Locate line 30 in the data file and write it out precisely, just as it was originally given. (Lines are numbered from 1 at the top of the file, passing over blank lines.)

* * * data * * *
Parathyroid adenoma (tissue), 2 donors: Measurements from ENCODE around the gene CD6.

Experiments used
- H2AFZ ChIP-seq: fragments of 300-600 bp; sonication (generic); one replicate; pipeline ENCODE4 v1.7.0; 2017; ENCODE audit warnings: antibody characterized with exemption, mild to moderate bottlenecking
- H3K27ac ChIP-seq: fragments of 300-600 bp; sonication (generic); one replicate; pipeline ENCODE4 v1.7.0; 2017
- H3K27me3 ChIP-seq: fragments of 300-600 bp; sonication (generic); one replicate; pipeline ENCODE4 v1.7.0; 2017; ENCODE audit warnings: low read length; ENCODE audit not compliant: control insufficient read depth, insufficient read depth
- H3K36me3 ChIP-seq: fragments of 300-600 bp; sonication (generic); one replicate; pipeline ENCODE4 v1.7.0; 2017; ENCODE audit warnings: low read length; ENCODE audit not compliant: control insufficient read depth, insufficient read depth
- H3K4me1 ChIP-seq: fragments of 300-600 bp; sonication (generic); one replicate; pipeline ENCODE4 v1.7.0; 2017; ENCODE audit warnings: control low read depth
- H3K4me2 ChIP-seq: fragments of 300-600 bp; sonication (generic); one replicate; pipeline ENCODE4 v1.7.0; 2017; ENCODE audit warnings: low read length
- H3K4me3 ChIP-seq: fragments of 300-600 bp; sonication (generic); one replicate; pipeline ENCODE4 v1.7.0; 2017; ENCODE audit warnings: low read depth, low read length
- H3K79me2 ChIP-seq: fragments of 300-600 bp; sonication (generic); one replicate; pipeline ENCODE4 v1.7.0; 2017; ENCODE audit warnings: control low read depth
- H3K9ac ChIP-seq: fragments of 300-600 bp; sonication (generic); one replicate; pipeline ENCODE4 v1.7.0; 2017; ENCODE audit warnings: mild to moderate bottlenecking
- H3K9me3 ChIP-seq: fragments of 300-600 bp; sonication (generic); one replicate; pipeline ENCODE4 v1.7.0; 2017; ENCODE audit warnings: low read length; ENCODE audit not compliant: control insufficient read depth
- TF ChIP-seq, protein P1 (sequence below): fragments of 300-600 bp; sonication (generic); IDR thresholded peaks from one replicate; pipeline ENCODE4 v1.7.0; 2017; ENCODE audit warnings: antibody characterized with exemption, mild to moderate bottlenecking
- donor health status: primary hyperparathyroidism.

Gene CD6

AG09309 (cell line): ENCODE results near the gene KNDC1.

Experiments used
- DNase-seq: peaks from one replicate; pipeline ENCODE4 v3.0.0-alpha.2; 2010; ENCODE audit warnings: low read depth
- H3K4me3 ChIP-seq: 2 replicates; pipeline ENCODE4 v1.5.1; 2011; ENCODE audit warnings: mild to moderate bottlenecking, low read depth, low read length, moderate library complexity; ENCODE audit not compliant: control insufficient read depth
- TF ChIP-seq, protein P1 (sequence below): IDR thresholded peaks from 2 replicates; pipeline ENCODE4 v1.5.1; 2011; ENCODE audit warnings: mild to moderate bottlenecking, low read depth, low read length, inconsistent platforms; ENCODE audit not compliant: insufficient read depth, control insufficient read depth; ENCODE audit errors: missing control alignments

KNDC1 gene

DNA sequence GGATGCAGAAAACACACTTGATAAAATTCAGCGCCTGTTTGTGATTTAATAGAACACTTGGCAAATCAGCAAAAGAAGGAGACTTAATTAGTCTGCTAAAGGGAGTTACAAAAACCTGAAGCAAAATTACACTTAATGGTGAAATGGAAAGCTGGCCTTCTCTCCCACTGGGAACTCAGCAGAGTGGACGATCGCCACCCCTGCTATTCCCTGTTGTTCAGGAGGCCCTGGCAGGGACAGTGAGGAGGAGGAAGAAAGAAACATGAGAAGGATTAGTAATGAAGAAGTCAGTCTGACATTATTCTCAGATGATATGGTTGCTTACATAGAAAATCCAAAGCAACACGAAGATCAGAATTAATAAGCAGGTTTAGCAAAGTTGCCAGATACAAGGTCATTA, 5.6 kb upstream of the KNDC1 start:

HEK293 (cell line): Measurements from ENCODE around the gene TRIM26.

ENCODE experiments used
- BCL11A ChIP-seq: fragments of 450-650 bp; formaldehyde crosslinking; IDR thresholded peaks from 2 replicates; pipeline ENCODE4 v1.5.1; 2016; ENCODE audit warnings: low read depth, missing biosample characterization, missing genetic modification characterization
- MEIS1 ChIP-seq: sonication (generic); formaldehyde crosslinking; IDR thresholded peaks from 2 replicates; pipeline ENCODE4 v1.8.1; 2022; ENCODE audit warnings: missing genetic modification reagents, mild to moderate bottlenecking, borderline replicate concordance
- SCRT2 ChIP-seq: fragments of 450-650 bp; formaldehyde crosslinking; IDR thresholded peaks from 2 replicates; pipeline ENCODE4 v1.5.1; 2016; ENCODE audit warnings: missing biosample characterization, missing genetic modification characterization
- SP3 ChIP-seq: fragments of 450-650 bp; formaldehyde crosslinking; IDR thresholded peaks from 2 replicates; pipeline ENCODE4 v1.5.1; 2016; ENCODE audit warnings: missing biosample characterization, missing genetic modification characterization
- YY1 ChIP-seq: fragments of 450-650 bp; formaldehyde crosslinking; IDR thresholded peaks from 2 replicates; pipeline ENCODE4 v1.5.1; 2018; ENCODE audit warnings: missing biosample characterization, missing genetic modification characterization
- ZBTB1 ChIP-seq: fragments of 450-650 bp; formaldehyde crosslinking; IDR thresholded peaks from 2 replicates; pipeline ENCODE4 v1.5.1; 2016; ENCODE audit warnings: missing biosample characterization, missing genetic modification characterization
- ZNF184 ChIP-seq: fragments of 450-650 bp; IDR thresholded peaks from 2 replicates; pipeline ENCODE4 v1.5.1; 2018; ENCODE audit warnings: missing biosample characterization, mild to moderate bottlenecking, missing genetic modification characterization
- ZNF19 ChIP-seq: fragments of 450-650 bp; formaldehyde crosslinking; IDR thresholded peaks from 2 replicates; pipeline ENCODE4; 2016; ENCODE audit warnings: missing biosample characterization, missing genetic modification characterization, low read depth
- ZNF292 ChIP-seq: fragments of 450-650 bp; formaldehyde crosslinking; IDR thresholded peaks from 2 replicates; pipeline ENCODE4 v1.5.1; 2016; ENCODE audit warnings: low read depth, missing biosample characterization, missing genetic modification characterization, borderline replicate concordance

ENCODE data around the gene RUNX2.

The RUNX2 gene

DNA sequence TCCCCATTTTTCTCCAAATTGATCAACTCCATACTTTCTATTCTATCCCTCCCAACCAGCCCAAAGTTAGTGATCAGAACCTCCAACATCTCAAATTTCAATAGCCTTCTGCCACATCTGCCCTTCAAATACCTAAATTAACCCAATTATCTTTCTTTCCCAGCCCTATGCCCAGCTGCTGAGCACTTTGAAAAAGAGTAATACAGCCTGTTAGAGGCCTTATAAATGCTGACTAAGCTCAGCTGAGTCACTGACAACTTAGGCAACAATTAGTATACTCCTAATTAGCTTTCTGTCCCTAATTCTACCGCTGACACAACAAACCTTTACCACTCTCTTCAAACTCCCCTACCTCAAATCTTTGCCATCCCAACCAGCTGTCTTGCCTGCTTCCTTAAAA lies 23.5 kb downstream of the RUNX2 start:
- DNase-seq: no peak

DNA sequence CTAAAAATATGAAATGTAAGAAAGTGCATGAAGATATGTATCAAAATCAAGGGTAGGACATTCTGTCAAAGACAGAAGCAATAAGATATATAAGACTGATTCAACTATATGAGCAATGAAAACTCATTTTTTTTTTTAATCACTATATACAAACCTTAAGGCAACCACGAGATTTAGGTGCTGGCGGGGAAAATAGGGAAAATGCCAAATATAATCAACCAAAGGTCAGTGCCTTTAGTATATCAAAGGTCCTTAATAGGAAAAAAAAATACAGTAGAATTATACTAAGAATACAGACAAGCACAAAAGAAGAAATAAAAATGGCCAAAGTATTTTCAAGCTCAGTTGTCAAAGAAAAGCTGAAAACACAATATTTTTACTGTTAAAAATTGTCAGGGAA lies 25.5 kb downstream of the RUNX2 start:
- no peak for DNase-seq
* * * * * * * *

- ZBTB1 ChIP-seq: fragments of 450-650 bp; formaldehyde crosslinking; IDR thresholded peaks from 2 replicates; pipeline ENCODE4 v1.5.1; 2016; ENCODE audit warnings: missing biosample characterization, missing genetic modification characterization